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Important Facts for Child injury deaths

Definition

Injury deaths among children aged 0-17 due to all causes per 100,000 children (ICD-10 codes V01-Y36, Y85-Y87, Y89, *U01-*U03)

Numerator

Number of injury deaths among children aged 0-17 (ICD-10 codes V01-Y36, Y85-Y87, Y89, *U01-*U03)

Denominator

Total number of children aged 0-17 in the Utah population

Why Is This Important?

The death of a child is a tragedy for families and communities. Injury deaths are mostly preventable, yet they continue to account for the majority of child deaths (1-17) and a substantial portion of infant deaths (<1). From 2013 to 2022, injury deaths accounted for 1,077 (27.5%) of the 4,286 deaths among children aged 0-17. In addition to these deaths, thousands of other children were injured and treated in hospitals, doctor's offices, clinics, emergency departments, homes, schools, and work sites. From 2013 to 2022, the leading causes of injury death for children aged 0-17 in Utah were unintentional motor vehicle crashes, suffocation (suicides), self-inflicted firearms wounds (suicides), unintentional suffocation (infant safe sleep-related), and unintentional drowning/submersion. Preventing child injury deaths and ensuring safe, stable, nurturing relationships and environments for every child should always be a continued priority. Achieving this requires support from all levels of the socioecological model. Individuals, families, schools, neighbors, communities, and policymakers all have responsibilities in keeping Utah children safe and thriving. Safe behaviors should be taught, modeled, and enforced, safety equipment should be readily available, understood, and required, and every child should feel the support of caring adults around them to turn to in a crisis. High-priority prevention areas include suicide prevention, motor vehicle safety, safe sleep education, and firearm safety.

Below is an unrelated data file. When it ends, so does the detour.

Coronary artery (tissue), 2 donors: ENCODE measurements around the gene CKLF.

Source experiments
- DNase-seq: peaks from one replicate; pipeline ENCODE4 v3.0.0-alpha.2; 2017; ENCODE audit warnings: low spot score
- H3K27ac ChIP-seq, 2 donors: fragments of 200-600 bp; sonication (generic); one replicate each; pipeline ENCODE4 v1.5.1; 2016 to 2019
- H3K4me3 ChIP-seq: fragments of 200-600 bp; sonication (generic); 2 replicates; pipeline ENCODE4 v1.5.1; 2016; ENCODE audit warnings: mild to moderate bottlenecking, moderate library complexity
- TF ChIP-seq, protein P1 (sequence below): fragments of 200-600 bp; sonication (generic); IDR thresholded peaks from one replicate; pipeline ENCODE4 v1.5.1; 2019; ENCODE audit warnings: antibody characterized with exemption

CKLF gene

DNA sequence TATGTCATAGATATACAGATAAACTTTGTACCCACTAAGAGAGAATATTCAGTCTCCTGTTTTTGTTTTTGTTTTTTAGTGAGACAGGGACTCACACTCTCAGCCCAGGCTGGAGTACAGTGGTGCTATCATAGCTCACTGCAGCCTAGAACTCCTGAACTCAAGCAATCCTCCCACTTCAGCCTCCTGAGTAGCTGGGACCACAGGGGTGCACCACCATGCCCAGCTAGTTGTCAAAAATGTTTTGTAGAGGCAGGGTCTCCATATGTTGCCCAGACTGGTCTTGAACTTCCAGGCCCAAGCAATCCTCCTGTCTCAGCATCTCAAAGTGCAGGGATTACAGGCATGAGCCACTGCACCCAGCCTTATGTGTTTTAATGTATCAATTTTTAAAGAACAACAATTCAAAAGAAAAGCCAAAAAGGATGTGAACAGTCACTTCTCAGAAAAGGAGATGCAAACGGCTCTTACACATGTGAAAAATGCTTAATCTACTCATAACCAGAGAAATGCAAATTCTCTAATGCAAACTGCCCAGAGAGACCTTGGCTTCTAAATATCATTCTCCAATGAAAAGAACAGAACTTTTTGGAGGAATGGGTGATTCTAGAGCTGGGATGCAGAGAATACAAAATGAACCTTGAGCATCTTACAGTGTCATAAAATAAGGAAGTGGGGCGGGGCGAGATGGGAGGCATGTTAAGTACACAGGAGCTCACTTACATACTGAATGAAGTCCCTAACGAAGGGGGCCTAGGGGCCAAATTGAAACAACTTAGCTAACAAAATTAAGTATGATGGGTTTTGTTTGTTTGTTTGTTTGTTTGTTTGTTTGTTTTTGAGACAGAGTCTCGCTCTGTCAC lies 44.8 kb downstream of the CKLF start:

How Do We Compare With the U.S.?

According to national WISQARS data, the crude rate of child injury death in Utah (0-17) was lower than the national rate (11.66 vs 12.4 per 100,000) from 2012-2021.

What Is Being Done?

The Utah Department of Health and Human Services (DHHS) Violence and Injury Prevention Program (VIPP) organizes the Child Fatality Review Committee (CFRC) a prevention-focused review of all child injury deaths in the state. Reports are released annually with data and recommendations for the prevention of child injury death that can be found on the VIPP website, [[br]][https://vipp.utah.gov/resources/resources-child-adolescent-injuries/].
The information provided above is from the Utah Department of Health and Human Services IBIS-PH web site (http://ibis.health.state.gov). The information published on this website may be reproduced without permission. Please use the following citation: " Retrieved Mon, 27 May 2024 19:28:08 from Utah Department of Health and Human Services, Indicator-Based Information System for Public Health Web site: http://ibis.health.state.gov ".

Content updated: Mon, 4 Mar 2024 15:33:03 MST